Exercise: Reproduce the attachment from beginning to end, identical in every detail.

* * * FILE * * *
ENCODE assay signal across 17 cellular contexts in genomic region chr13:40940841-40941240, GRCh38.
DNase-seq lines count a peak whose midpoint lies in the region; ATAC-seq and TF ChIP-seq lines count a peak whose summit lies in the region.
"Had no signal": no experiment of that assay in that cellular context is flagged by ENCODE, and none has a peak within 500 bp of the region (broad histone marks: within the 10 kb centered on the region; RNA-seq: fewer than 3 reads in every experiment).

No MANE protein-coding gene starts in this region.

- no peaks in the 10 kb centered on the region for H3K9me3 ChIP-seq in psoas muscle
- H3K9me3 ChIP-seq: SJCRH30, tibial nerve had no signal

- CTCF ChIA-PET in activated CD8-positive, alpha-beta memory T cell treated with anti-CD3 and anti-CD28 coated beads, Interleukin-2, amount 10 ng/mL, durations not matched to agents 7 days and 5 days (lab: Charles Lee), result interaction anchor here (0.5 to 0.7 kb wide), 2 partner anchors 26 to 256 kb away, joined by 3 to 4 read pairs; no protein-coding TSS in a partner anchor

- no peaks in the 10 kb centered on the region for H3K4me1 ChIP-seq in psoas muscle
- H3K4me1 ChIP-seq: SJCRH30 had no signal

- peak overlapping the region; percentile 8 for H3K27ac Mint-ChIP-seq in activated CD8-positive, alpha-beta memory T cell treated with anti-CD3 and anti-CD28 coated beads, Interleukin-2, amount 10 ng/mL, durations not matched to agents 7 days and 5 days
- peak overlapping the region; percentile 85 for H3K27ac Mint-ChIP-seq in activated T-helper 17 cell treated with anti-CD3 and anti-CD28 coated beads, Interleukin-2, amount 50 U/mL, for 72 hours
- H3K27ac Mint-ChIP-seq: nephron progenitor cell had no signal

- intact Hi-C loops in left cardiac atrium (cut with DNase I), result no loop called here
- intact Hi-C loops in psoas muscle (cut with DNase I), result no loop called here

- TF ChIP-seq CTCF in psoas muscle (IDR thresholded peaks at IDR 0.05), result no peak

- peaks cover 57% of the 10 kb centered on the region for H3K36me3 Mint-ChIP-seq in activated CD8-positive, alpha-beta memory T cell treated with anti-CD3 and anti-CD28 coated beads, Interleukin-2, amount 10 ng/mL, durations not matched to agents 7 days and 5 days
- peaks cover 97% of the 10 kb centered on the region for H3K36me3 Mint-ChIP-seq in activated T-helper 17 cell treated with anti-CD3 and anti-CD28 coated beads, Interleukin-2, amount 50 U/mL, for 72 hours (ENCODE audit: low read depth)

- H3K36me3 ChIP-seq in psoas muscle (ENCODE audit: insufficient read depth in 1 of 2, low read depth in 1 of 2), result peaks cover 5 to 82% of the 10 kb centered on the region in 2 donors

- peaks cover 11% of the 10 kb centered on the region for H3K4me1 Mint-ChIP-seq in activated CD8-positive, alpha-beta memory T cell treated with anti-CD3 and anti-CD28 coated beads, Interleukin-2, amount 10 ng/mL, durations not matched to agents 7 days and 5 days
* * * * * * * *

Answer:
ENCODE assay signal across 17 cellular contexts in genomic region chr13:40940841-40941240, GRCh38.
DNase-seq lines count a peak whose midpoint lies in the region; ATAC-seq and TF ChIP-seq lines count a peak whose summit lies in the region.
"Had no signal": no experiment of that assay in that cellular context is flagged by ENCODE, and none has a peak within 500 bp of the region (broad histone marks: within the 10 kb centered on the region; RNA-seq: fewer than 3 reads in every experiment).

No MANE protein-coding gene starts in this region.

- no peaks in the 10 kb centered on the region for H3K9me3 ChIP-seq in psoas muscle
- H3K9me3 ChIP-seq: SJCRH30, tibial nerve had no signal

- CTCF ChIA-PET in activated CD8-positive, alpha-beta memory T cell treated with anti-CD3 and anti-CD28 coated beads, Interleukin-2, amount 10 ng/mL, durations not matched to agents 7 days and 5 days (lab: Charles Lee), result interaction anchor here (0.5 to 0.7 kb wide), 2 partner anchors 26 to 256 kb away, joined by 3 to 4 read pairs; no protein-coding TSS in a partner anchor

- no peaks in the 10 kb centered on the region for H3K4me1 ChIP-seq in psoas muscle
- H3K4me1 ChIP-seq: SJCRH30 had no signal

- peak overlapping the region; percentile 8 for H3K27ac Mint-ChIP-seq in activated CD8-positive, alpha-beta memory T cell treated with anti-CD3 and anti-CD28 coated beads, Interleukin-2, amount 10 ng/mL, durations not matched to agents 7 days and 5 days
- peak overlapping the region; percentile 85 for H3K27ac Mint-ChIP-seq in activated T-helper 17 cell treated with anti-CD3 and anti-CD28 coated beads, Interleukin-2, amount 50 U/mL, for 72 hours
- H3K27ac Mint-ChIP-seq: nephron progenitor cell had no signal

- intact Hi-C loops in left cardiac atrium (cut with DNase I), result no loop called here
- intact Hi-C loops in psoas muscle (cut with DNase I), result no loop called here

- TF ChIP-seq CTCF in psoas muscle (IDR thresholded peaks at IDR 0.05), result no peak

- peaks cover 57% of the 10 kb centered on the region for H3K36me3 Mint-ChIP-seq in activated CD8-positive, alpha-beta memory T cell treated with anti-CD3 and anti-CD28 coated beads, Interleukin-2, amount 10 ng/mL, durations not matched to agents 7 days and 5 days
- peaks cover 97% of the 10 kb centered on the region for H3K36me3 Mint-ChIP-seq in activated T-helper 17 cell treated with anti-CD3 and anti-CD28 coated beads, Interleukin-2, amount 50 U/mL, for 72 hours (ENCODE audit: low read depth)

- H3K36me3 ChIP-seq in psoas muscle (ENCODE audit: insufficient read depth in 1 of 2, low read depth in 1 of 2), result peaks cover 5 to 82% of the 10 kb centered on the region in 2 donors

- peaks cover 11% of the 10 kb centered on the region for H3K4me1 Mint-ChIP-seq in activated CD8-positive, alpha-beta memory T cell treated with anti-CD3 and anti-CD28 coated beads, Interleukin-2, amount 10 ng/mL, durations not matched to agents 7 days and 5 days